On the eve of a proposed December 15 ceasefire, 42 mercenaries from Academi (the successor to US-based private military company Blackwater) and 23 Saudi troops were killed in Yemen by a ballistic missile attack. Houthi forces still control the core geography of the embattled country, and significant heavy weaponry, but the upcoming ceasefire and the coinciding fresh round of negotiations in Geneva arrive because the 9-month-long war is stagnating.
The momentum for both the Houthi and loyalist forces slowed over the past month as neither was able to dislodge the other from territory. The Houthis, representing former President Ali Abdullah Saleh, do not wish to control Yemen. Rather, their decision to fight was drawn from a desire for greater political inclusion. How the negotiations will end is unknown, but the two sides are likely to return to fighting should they fail.
In Paris this week a replacement climate deal, described as “landmark”, was finally reached by the United Nations. It solidifies agreed-to language on dealing with carbon emissions and the effects of climate change among the 200 participating nations. However, the deal is voluntary and no punitive measures were included adding doubt that the deal will be effective.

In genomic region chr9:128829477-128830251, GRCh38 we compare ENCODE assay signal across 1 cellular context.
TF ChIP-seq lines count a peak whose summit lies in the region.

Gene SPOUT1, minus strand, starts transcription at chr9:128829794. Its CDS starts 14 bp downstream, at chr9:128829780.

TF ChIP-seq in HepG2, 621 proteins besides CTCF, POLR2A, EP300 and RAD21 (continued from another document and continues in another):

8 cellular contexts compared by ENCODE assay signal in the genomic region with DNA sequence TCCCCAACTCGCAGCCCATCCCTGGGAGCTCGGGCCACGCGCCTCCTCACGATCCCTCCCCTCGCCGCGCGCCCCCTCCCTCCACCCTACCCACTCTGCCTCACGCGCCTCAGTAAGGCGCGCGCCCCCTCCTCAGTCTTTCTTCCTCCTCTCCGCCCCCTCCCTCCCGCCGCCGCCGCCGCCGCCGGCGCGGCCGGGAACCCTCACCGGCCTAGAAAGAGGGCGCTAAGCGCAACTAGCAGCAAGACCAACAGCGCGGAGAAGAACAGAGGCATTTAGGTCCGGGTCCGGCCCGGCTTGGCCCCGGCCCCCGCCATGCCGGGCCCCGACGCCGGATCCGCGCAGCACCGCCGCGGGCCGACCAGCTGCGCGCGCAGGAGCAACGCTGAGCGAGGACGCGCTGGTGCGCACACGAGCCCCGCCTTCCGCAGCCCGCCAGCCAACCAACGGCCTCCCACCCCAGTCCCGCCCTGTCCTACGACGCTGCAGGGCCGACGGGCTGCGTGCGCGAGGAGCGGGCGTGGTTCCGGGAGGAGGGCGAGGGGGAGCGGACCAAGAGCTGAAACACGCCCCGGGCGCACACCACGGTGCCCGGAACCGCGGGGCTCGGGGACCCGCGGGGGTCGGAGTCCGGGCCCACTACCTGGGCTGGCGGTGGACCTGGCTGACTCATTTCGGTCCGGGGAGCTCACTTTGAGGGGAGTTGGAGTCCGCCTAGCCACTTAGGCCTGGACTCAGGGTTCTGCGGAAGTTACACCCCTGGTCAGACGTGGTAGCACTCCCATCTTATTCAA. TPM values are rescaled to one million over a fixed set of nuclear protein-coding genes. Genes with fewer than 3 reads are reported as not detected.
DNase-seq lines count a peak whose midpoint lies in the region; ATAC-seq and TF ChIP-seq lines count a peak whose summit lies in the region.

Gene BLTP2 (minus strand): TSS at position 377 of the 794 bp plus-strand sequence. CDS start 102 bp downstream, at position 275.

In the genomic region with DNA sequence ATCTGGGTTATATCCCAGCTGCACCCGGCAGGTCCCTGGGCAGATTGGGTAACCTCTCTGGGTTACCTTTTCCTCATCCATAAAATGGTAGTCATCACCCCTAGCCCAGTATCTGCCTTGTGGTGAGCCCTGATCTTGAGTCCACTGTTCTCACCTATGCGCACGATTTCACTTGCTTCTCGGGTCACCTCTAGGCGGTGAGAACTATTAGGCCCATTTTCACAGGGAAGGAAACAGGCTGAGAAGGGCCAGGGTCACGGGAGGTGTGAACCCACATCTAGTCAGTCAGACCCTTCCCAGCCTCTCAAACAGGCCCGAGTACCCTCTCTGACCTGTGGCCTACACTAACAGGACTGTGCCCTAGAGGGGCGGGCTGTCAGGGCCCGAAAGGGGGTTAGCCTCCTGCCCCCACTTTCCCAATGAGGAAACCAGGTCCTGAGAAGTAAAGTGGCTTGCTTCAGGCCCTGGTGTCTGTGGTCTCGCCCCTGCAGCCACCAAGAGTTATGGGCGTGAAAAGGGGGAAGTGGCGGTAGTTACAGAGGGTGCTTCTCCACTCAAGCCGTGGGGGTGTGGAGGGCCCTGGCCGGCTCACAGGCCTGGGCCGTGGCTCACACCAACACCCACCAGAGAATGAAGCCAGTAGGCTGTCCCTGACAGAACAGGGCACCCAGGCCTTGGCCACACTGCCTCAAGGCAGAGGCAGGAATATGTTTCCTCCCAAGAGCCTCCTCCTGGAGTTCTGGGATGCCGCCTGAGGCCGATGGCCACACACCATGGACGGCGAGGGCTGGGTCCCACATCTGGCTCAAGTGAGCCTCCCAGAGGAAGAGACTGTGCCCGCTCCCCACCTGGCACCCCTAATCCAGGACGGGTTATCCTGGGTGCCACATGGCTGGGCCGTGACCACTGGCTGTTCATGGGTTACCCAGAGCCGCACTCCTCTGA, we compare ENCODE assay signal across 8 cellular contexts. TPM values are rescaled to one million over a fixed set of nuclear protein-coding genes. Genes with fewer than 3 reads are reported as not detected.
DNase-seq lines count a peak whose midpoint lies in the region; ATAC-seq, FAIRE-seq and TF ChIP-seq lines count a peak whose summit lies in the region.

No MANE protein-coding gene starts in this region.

The main contention in the talks was between developed and developing countries. Both see benefits in reducing carbon emissions, but some don’t wish to pay for the fix while others want to build the same standard of living as richer countries. The Paris agreement adds to the firm trend of economies moving naturally to a completely hydrogen-based fuel source, with the next popular fuel perhaps to be nuclear energy.
Also in France, the regional elections which so shocked the French and Europeans last week conducted the second round. The extreme-right National Front party scored well in the earlier round but was soundly defeated in the second, leaving it with the control of no French regions. The backlash against the National Front likely required cooperation from the establishment parties, reflecting the extremist party’s strength.
The elections are a temperature gauge for France, not necessarily for Europe. It shows that France remains suspicious of right-leaning groups. Yet the results also reveal how much the National Front’s opposition has shifted its policies further to the right in order to take advantage of an obvious popular sentiment. All eyes are now on the 2017 presidential elections as every party adopts new rightist policies.